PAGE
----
Gaping Security Holes in Handling of Troops' Medical Records, IG Finds

Gaping Security Holes in Handling of Troops' Medical Records, IG Finds

U.S. Air Force photo by Walter Santos

This article by Richard Sisk originally appeared on Military.com, the premier resource for the military and veteran community. 

The Pentagon Inspector General's office has found gaping holes in the security systems for the electronic health records and patient information at Navy and Air Force hospitals and clinics, including aboard the USNS hospital ship Mercy.

The report released Monday by the office of Acting Inspector General Glenn Fine was a follow-up to a previous one that found similar problems at Army Medical Treatment Facilities (MTFs).

Navy and Air Force security was so lax that both services could be liable for millions of dollars in penalties for violations of the Health Insurance Portability and Accountability Act (HIPAA), the latest IG report said.

"We determined that Defense Health Agency, Navy and Air Force officials did not ensure system security protocols to protect systems that stored, processed and transmitted electronic health records and patient health information (PHI) were consistently implemented at the locations tested," the report said.

"As a result, ineffective administrative, technical, and physical security protocols, resulting in Health Insurance Portability and Accountability Act violations, could cost Military Treatment Facilities up to $1.5 million in penalties each year," it continued.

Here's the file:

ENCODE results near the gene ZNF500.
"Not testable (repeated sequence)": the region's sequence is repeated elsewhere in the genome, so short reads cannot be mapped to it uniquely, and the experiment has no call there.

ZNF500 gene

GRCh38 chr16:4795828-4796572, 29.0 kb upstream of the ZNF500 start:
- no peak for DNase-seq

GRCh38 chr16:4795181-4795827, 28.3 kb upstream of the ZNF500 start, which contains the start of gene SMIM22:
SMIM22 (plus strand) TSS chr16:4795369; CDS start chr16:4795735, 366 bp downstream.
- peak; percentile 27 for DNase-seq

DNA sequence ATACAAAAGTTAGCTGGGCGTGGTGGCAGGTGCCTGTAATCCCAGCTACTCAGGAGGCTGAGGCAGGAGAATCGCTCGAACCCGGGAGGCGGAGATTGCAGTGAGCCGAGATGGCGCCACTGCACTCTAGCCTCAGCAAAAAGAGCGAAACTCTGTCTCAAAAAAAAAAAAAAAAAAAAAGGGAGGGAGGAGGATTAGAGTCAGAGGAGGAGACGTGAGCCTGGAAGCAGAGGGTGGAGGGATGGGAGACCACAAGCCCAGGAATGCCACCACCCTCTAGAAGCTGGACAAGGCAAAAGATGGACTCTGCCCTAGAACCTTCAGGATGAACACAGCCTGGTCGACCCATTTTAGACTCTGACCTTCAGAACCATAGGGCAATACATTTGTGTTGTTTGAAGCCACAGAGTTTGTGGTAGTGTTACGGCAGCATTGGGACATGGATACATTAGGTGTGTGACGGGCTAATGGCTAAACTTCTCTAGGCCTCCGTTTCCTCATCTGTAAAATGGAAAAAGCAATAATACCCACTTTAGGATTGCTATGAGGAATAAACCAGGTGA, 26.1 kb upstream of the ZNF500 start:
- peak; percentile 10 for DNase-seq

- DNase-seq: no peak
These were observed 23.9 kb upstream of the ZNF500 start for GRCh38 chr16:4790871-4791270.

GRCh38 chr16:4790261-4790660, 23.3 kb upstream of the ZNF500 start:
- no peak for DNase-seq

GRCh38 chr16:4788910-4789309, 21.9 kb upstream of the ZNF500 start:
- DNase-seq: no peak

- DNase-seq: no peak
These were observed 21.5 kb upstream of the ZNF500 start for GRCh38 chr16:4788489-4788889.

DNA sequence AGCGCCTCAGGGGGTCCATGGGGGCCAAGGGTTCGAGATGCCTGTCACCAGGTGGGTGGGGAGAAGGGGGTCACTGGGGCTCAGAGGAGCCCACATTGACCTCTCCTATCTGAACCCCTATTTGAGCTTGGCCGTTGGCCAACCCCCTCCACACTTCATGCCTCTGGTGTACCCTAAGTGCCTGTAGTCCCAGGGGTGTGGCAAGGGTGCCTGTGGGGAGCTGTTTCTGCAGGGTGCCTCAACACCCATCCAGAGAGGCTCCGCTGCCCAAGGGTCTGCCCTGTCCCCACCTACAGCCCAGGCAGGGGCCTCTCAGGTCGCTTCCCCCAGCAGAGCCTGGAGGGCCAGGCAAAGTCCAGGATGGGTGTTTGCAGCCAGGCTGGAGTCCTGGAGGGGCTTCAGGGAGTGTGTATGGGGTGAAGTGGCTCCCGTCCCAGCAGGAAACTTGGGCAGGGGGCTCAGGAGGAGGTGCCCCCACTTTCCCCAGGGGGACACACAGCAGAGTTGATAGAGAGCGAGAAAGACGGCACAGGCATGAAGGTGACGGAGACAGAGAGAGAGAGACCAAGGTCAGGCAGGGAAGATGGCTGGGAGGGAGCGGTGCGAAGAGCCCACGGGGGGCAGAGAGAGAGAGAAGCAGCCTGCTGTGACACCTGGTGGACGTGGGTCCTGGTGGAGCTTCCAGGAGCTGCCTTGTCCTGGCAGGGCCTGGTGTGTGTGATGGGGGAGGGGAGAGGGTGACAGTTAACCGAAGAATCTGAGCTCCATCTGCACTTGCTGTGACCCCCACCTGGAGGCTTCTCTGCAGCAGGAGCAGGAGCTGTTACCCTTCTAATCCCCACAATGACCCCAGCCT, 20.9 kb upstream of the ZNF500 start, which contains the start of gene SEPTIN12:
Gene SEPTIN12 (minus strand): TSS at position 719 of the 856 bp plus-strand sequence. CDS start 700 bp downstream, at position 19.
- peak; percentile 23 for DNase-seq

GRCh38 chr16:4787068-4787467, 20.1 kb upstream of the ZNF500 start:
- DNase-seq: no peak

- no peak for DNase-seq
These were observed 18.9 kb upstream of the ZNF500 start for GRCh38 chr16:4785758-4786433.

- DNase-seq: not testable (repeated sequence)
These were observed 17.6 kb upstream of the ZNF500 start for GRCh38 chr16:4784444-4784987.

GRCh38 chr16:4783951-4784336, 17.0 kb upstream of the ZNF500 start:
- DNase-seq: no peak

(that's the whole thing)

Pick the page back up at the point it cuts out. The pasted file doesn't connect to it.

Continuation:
"For example, officials for the DHA, Navy and Air Force considered single-factor authentication, such as a user name and password, more efficient to access PHI while providing bedside care, even though single-factor authentication presents a greater risk of compromise," the report said.

Currently, the Defense Department's Military Health System provides medical and dental services to about 9.4 million beneficiaries worldwide at 673 MTFs, including 55 military hospitals and 373 military medical clinics.

The IG's report was based on inspections at three Navy facilities: Naval Hospital Camp Pendleton, California; San Diego Naval Medical Center, California; and the U.S. Naval Ship (USNS) Mercy in San Diego. The two Air Force facilities inspected were the 436th Medical Group in Dover, Delaware, and the Wright-Patterson Medical Center in Dayton, Ohio.

When vulnerabilities were found, network administrators at all five facilities often failed to address them, the IG's report said.

In addition, the chief information officers (CIOs) at the facilities "did not develop plans of action and milestones to mitigate vulnerabilities affecting their networks," it added.

"For example, at the Dover Clinic, a June 21, 2017, scan revealed that 342 of the 1,430 vulnerabilities identified on a May 10, 2017, network scan remained unmitigated," the report said.

Officials at DHA, the Navy and the Air Force did not implement adequate medical records security for a variety of reasons, the report said, including "lack of resources and guidance, system incompatibility, and vendor limitations."

The report recommended that DHA configure the electronic health records to lock automatically after 15 minutes of inactivity to prevent abuses.

Another recommendation was that the surgeons general for the Air Force and the Navy "assess whether the systemic issues identified in this report exist" at other MTFs.

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